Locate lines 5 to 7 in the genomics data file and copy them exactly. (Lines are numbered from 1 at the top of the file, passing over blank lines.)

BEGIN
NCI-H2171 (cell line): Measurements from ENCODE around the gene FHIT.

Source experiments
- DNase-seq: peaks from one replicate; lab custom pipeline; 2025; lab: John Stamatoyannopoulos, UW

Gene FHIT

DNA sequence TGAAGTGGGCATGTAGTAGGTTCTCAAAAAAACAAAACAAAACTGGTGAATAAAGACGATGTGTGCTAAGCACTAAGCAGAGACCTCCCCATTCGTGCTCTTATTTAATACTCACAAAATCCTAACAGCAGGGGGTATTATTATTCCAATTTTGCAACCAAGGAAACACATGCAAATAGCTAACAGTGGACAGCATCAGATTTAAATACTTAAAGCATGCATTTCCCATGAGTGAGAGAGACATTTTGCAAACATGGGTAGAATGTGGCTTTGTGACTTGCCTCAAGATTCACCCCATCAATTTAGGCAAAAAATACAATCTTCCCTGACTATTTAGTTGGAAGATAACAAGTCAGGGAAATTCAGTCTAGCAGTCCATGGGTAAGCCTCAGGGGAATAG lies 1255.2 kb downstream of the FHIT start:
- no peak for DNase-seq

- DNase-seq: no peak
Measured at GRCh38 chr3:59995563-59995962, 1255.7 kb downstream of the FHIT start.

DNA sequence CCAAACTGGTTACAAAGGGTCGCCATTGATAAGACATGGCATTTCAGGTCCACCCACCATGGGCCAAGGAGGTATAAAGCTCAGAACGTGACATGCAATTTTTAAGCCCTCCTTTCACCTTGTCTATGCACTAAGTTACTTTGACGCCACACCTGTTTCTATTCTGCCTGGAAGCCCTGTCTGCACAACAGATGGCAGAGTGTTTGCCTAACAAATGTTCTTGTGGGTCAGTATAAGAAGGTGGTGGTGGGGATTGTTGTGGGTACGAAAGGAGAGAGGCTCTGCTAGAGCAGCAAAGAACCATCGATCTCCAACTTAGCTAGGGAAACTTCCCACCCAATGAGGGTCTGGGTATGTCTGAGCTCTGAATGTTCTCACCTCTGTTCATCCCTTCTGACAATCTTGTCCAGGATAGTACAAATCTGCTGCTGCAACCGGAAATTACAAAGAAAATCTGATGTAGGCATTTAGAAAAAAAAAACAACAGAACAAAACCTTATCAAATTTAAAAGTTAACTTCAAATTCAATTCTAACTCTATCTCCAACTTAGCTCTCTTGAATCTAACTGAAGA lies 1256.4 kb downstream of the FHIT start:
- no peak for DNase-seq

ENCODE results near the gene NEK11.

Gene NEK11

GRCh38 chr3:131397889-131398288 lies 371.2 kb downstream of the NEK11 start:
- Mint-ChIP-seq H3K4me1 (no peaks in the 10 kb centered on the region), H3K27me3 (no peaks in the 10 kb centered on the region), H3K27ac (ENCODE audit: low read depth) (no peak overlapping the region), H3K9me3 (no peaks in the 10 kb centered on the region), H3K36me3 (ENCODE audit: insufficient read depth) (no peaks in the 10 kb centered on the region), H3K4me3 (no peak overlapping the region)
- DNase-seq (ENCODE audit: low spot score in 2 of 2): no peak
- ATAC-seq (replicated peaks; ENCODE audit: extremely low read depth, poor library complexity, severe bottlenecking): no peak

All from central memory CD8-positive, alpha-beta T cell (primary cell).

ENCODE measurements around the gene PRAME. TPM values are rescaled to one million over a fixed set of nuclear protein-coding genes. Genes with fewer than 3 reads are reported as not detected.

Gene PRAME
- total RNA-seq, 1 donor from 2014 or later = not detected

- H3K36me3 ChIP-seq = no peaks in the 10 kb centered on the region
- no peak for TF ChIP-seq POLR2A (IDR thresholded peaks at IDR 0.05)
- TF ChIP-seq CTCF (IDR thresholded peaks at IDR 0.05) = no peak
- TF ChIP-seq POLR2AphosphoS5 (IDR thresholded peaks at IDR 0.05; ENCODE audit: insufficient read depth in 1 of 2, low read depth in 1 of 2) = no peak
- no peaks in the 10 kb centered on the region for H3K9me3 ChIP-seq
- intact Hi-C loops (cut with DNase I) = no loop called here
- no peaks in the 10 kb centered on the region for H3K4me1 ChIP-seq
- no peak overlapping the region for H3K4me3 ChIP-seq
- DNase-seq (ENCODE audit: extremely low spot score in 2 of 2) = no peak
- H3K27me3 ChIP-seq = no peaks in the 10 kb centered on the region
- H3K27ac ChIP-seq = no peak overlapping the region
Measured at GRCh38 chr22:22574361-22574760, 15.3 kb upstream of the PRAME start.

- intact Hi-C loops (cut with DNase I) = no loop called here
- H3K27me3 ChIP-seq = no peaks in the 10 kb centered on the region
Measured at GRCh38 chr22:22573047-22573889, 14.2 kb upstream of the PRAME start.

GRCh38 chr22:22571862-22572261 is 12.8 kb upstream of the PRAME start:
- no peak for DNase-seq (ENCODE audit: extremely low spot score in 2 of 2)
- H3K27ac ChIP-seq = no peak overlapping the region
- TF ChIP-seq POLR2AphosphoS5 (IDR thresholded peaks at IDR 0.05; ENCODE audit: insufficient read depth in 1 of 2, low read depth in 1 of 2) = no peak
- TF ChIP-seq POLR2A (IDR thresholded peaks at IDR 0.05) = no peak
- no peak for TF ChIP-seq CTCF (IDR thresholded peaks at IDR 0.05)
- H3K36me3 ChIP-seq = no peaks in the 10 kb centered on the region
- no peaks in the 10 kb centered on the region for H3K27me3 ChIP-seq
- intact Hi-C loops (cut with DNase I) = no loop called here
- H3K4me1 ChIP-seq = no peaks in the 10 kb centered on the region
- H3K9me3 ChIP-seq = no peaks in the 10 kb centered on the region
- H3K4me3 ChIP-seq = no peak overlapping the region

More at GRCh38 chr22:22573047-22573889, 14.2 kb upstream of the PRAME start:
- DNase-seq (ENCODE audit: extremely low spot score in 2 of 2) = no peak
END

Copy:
DNA sequence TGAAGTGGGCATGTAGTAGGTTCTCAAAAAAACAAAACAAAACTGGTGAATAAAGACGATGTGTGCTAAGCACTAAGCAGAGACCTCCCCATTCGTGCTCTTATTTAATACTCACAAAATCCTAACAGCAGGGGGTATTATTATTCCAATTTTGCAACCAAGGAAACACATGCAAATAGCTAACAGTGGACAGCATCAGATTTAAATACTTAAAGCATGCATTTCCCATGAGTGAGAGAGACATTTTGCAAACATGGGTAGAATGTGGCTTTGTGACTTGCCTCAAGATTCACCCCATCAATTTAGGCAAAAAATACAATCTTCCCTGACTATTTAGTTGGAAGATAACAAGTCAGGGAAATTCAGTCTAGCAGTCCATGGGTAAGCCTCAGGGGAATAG lies 1255.2 kb downstream of the FHIT start:
- no peak for DNase-seq

- DNase-seq: no peak